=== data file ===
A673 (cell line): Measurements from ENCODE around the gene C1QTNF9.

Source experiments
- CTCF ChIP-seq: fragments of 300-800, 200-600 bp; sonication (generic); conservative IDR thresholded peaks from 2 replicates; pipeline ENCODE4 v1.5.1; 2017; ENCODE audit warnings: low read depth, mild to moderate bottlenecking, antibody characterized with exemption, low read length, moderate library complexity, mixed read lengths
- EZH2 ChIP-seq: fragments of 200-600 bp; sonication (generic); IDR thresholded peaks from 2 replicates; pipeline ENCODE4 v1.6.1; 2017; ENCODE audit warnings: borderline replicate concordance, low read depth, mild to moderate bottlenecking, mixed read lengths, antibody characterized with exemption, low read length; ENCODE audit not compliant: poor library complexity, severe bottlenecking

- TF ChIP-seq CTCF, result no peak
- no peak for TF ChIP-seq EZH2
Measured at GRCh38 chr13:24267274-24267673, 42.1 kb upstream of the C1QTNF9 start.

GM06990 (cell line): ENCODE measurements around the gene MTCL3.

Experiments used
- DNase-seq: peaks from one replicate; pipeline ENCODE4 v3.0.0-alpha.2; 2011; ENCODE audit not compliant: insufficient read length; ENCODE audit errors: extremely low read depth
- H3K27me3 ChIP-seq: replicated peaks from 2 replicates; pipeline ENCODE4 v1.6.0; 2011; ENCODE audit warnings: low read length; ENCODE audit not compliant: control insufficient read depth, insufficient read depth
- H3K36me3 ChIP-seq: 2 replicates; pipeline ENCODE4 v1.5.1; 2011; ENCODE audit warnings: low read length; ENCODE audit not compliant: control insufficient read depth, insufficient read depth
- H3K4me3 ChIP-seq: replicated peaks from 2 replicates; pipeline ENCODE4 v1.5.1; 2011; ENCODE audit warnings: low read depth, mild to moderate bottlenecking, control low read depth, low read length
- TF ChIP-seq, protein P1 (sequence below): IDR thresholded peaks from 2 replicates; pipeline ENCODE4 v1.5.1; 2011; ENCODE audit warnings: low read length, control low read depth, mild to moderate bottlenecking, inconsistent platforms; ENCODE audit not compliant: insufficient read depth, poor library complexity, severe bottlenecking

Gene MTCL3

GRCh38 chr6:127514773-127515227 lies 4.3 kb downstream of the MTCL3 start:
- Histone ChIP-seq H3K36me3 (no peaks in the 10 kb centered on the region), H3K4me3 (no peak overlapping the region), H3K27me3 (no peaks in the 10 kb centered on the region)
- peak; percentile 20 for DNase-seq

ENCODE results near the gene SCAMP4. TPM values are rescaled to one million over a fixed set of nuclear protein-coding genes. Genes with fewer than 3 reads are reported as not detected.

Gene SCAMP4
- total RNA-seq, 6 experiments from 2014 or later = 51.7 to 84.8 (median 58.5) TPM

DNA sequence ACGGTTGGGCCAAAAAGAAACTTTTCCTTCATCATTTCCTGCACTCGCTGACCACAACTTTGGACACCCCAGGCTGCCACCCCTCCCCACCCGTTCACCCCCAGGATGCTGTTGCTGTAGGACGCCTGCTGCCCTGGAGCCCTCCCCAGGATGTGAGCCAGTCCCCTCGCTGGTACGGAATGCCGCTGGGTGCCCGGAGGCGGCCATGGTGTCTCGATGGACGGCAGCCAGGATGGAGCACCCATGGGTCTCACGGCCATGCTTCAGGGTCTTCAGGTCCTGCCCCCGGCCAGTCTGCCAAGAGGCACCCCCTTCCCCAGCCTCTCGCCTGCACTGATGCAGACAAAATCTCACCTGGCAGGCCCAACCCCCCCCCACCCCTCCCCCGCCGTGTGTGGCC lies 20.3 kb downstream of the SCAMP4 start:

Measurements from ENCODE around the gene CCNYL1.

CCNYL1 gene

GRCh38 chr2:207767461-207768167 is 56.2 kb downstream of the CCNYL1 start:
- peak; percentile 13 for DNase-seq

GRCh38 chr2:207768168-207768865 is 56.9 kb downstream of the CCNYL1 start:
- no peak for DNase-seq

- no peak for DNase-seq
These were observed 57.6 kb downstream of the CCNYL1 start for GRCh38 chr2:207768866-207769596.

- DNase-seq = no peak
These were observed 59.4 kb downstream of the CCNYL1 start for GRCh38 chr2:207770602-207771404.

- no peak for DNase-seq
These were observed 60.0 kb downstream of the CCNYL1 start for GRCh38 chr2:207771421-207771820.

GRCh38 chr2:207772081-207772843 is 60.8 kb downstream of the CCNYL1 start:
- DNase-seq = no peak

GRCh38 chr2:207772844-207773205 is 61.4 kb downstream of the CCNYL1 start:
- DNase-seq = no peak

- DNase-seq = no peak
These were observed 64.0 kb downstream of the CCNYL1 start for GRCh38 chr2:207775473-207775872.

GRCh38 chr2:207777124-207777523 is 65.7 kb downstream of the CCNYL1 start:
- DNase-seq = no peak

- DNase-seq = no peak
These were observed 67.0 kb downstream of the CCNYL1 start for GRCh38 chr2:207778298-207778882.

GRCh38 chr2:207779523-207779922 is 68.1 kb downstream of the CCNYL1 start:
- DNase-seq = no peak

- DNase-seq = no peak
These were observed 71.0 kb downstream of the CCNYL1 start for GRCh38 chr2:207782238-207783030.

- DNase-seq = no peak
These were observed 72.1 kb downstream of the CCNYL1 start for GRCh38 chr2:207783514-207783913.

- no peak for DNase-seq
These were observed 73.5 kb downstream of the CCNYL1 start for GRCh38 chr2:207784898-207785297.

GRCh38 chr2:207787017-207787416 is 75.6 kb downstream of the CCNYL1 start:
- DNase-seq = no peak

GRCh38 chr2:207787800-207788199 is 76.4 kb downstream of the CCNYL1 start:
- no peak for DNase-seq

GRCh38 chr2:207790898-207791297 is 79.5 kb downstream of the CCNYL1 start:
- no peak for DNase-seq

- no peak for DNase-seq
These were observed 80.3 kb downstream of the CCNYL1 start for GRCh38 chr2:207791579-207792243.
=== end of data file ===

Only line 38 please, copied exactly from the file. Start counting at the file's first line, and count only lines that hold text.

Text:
- DNase-seq = no peak